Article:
GM: I would look out for Arnor Ingvi Traustason and Sverrir Ingi Ingason. Traustason is an attacking midfielder who, in 2015, had a fantastic season with IFK Norrköping in Sweden, and is set to join Rapid Wien this summer. Ingason plays for Lokeren in Belgium and he’s a very strong defender.
Victor, you do have a few caps for your country, though they’re mostly in friendlies, do you still have ambitions to go to a big tournament?
VP: Definitely. Euro 2016 was my big ambition, but I’ve been injured now for the last nine months. For me, getting injured last September, I already knew that the chances of me going to France were gone. That was difficult to take. Of course, everybody wants to play for their country and I’m getting back to full fitness now and hopefully I’ll be back before pre-season and be involved for the World Cup qualification.
You did get the chance to captain the reserves during your time at Liverpool, how much did you learn from your time at the club?
VP: When I was at Liverpool, the reserves trained full-time at Melwood and being around first-team players every day for two-and-a-half years, getting the chance to train with them, was definitely key for me going into first-team football after Liverpool. Rafa Benitez signed me and then [Roy] Hodgson gave me a chance to be around the first team but when Kenny came back, the club really wanted to bring through the English players so you didn’t really get the chance.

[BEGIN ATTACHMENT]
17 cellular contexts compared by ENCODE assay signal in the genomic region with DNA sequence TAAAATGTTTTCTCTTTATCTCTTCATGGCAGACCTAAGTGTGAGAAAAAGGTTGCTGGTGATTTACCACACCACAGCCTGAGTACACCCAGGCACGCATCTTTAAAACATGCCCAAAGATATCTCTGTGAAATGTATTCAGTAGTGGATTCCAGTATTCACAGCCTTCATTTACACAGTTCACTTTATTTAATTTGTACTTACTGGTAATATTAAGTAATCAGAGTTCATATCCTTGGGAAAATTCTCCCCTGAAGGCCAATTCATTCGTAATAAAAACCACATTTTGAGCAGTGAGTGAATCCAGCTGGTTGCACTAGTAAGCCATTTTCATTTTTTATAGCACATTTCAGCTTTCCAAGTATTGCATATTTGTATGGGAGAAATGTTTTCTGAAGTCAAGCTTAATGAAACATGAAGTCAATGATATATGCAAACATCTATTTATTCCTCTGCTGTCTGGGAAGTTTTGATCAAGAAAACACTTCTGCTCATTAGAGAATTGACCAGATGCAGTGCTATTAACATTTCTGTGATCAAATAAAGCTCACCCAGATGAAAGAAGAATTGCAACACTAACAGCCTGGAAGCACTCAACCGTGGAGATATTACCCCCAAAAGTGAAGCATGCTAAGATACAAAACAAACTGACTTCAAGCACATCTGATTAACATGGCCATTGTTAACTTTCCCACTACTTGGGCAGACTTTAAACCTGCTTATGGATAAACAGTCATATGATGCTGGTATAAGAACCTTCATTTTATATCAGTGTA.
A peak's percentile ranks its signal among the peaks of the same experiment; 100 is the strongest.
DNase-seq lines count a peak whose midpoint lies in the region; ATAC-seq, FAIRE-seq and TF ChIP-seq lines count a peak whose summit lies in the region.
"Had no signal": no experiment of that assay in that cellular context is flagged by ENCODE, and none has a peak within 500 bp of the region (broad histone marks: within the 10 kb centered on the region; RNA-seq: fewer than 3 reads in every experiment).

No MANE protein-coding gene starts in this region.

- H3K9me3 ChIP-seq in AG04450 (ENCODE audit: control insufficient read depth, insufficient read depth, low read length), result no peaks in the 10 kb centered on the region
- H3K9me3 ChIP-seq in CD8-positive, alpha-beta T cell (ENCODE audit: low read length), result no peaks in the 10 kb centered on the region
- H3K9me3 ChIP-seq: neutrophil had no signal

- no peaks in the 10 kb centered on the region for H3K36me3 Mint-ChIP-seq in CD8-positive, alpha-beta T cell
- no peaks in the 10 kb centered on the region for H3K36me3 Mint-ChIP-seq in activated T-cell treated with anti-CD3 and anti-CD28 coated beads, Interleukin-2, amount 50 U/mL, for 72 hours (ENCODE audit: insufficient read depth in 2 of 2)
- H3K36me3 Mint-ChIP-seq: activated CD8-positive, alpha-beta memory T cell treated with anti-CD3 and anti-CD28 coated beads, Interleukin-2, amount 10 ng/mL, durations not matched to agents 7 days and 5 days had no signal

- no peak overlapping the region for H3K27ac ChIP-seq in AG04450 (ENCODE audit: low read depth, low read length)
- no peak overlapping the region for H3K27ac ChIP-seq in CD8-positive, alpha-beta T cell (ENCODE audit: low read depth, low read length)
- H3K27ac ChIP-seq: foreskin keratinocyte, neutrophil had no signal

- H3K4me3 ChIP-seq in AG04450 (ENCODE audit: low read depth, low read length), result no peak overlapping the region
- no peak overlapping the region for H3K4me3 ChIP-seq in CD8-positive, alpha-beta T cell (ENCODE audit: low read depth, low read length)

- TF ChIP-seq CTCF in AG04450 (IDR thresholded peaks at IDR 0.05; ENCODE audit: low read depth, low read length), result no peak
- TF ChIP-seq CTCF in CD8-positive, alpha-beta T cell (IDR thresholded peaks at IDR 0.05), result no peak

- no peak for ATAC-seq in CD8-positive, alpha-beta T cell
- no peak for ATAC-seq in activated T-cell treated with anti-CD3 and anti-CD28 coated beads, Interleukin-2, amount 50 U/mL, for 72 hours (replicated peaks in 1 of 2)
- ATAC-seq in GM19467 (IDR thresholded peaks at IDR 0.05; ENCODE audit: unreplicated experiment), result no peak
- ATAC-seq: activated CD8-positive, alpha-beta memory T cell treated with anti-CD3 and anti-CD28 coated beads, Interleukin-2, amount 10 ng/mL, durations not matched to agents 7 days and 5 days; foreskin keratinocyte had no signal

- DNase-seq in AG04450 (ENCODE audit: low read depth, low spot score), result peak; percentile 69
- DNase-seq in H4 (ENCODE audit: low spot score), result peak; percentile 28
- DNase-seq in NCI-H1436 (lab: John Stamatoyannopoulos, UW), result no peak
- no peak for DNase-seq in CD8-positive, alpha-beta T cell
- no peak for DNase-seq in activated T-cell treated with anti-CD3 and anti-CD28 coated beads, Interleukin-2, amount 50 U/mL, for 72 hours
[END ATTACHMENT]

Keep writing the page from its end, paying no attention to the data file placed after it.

I was definitely ready for the next step in my career, because I learnt so much from my time at Liverpool from great managers and players around me. The facilities were amazing and the time I spent there I would definitely do all over again. It was enjoyable, I really did learn a lot and those times I will always remember.
Gudmundur, do you think the Icelandic team share any of the characteristics that the Liverpool team have?
And, can you tell us something that most people won’t know about Iceland?
Finally, how far do you think the team can go in the Euros?
VP: Realistically, the way the team plays and the way the manager sets us up, bigger teams have real difficulty breaking through. I think in the group we will come in first or second. After that, it all depends who we get in the next round.
GM: Anything can happen. One of our players, Kari Arnason, said last night that they want to win the group, but I suspect Portugal are a wounded animal at the moment and will go full throttle in the last game of our group.
So, I’m thinking runners-up. That means playing against the runners-up in Group B — England. Getting through to quarter-finals would be unbelievable, and far beyond our expectations. But think about it for a minute – England vs. Iceland in the round of 16. It would be a fantastic game, with an awesome atmosphere!